9 Oct 2015
Lawmakers Still Working to Settle Differences on Customs Bill
Lawmakers are expected to soon convene a conference to resolve differences in the Trade Facilitation and Trade Enforcement Act (H.R. 644), commonly known as the customs bill, in an effort to enact this legislation into law by the end of the year. The Senate has agreed to the House’s request for a conference but the House has yet to name conferees.
While the committees of jurisdiction have expressed a strong commitment to the measure, private sector sources question whether customs modernisation will move forward this year given the crowded congressional calendar and other legislative priorities. Caroline Atkinson, a White House official, recently said that the administration hopes “Congress will move forward very soon.” She added that the customs bill has “very important” elements to build up trade enforcement, including the ability to fight dumping as well as “important disciplines strengthening currency provisions.”
Key obstacles to the bill remain opposition in the House to the Senate language reforming the miscellaneous tariff bill process as well as certain duty evasion elements. CBP strongly opposes the duty evasion language of the customs bill that would allow interested parties to challenge its decisions in a court of law. The Senate version would create a new process for CBP to investigate attempts to avoid antidumping and countervailing duties at the border. CBP would be required to initiate an investigation no later than ten business days after receiving an allegation. In contrast, the House bill would the give the DOC 30 days to determine whether it will investigate allegations of duty evasion.
On currency, the Senate version contains a controversial provision introduced by Sen. Chuck Schumer (Democrat-New York) requiring the DOC to investigate currency manipulation as a countervailable subsidy. The House version would only require the president to take action against countries that do not adopt policies to correct an undervalued currency. The administration has opposed the Senate provision but recent currency devaluations by mainland China and Vietnam are likely to increase bi-partisan support for this provision. However, a private-sector source said there is little chance the House leadership would agree to include the Senate currency provision in the bill during conference.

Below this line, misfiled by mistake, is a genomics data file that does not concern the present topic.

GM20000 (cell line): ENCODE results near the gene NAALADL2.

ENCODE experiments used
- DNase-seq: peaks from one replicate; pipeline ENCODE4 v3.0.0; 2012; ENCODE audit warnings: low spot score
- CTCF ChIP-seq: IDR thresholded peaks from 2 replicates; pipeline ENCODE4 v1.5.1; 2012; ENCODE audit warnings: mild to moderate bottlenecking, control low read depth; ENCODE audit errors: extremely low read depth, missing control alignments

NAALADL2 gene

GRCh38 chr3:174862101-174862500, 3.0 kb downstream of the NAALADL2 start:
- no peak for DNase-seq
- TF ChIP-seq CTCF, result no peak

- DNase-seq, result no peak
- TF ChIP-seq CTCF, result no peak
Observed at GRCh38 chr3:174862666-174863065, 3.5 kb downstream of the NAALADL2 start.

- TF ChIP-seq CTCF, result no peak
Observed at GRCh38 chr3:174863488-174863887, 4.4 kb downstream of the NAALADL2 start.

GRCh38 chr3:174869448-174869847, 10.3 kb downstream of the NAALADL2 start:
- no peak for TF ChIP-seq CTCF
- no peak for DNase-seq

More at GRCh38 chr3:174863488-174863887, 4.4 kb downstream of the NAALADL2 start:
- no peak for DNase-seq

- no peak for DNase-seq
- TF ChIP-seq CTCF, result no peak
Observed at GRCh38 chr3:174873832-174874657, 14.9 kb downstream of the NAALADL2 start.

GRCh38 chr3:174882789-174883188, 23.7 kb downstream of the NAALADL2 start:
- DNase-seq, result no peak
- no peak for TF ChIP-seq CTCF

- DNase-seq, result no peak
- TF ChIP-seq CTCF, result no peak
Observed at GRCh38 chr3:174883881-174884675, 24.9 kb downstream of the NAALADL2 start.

Another major difference between the Senate and House bills is a Senate provision aimed at reforming the MTB process. House Ways and Means Committee Chairman Paul Ryan (Republican-Wisconsin) opposes this provision as currently drafted as he considers it a violation of current House rules on “earmarks.” Earmarks are legislative provisions that provide, allocate or authorise funds or provide tax exemptions for specific projects or purposes other than through a statutory or administrative mechanism or competitive award process. Under the Senate proposal, the U.S. International Trade Commission would directly collect petitions for suspension of tariffs instead of members of Congress. The USITC would then submit recommendations to the committees of jurisdiction, which could then draft an MTB package. Rep. Ryan recently announced that Reps. Pat Tiberi (Republican-Ohio) and Mick Mulvaney (Republican-South Carolina) are working on an MTB proposal that would fully comply with House earmark requirements, although it is not clear whether such a compromise would ultimately make it into the customs bill.
Other pending issues in the customs bill concern certain climate and immigration language. The House bill contains a provision that would exclude trade agreements requiring changes to U.S. law or obligating the United States with respect to global warming or climate change from benefiting from TPA expedited procedures. The House bill would also amend TPA to ensure that trade agreements do not require changes to U.S. immigration law.